Out-Law News | 20 Nov 2014 | 11:25 am | 1 min. read
Enrique Pena Nieto said the two countries are also considering a potential oil deal worth up to $5bn, involving exploration and production projects in Mexico, although details were not released, Reuters reported.
China’s state-run Xinhua News Agency said renewed cooperation between the countries would extend to other sectors including finance and hi-tech industries.
However, Xinhua said Chinese Premier Li Keqiang also “expressed his regret” over Mexico’s recent cancellation of a high-speed rail deal, by a China-Mexico joint consortium, to build a 210-kilometre high-speed railway connecting Mexico City with the industrial hub of Queretaro to the north.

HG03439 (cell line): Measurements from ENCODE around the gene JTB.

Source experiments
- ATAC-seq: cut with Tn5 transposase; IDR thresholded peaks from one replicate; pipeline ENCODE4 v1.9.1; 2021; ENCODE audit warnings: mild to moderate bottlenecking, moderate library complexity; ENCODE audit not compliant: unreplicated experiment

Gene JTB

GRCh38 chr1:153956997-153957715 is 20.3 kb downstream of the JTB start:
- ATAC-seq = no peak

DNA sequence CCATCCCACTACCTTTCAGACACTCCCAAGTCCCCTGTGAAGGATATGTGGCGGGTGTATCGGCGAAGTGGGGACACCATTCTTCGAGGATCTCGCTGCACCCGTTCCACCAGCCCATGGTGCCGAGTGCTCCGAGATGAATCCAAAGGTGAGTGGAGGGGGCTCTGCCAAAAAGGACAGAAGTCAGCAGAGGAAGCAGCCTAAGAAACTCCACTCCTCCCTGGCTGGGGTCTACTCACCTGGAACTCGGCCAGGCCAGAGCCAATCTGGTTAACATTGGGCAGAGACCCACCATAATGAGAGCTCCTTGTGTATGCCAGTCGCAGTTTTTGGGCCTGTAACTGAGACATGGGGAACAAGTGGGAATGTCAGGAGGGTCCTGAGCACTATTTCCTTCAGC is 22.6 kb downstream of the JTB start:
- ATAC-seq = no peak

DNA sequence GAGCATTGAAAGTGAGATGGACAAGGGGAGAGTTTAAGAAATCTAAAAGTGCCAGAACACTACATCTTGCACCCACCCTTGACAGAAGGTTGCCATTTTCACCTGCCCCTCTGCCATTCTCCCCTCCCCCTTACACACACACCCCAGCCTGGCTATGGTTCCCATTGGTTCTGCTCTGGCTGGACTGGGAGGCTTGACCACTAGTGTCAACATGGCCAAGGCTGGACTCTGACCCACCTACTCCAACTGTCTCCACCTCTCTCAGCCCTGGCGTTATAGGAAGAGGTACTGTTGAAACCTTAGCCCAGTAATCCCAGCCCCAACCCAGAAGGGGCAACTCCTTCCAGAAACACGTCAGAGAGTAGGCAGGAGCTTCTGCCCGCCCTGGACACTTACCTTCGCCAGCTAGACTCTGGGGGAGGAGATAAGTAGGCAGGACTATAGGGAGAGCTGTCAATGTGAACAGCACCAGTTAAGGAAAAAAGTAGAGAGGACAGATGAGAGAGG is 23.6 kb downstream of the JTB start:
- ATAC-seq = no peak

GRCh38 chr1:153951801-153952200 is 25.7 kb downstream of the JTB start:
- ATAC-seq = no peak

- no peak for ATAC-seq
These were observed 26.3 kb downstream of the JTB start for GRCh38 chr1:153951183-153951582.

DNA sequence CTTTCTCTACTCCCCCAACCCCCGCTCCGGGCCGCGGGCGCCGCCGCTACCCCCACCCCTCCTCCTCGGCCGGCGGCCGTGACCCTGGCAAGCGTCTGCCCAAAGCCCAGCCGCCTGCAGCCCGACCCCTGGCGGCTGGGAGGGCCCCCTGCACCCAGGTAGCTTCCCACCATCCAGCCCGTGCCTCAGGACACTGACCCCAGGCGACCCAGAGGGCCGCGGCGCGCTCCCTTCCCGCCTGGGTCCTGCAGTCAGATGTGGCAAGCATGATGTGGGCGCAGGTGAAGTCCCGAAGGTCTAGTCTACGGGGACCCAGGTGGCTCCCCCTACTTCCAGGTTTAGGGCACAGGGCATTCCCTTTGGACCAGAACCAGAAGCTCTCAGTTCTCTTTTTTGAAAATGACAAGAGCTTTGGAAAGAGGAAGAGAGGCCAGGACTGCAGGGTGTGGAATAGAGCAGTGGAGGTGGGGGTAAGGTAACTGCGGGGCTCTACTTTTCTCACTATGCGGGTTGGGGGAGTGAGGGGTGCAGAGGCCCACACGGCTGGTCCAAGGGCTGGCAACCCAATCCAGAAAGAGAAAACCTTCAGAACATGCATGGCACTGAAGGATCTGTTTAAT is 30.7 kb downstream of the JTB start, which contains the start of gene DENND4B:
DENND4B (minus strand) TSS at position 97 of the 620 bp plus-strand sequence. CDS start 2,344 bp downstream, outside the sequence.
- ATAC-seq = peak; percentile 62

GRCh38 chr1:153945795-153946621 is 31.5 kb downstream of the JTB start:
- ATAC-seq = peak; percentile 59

According to Xinhua, Li asked the Mexican government to "fairly" treat Chinese enterprises investing in the country and said the consortium “had strictly followed the public bidding procedures” required by Mexico. Infrastructure building is a “priority of China-Mexico cooperation”, Li said.
Mexico's Ministry of Communications and Transport said on 6 November that the deal was being cancelled owing to “concerns about the bidding process”. However, Xinhua said Pena Nieto “still welcomes Chinese firms participating in high-speed rail projects”.
According to official figures published last September, China's outbound direct investment reached a record high of $108bn in 2013, “making it the world's third largest investor for the second year”.
A report released by professional services firm PwC (24-page / 5.68 MB PDF) said the recovery of the global infrastructure market will grow between 6-7% annually up to 2025, but will be “geographically uneven and led overwhelmingly” by Asia.
The report said the Asia-Pacific market will represent nearly 60% of all global infrastructure spending within the next 11 years, “driven mainly by China’s growth”.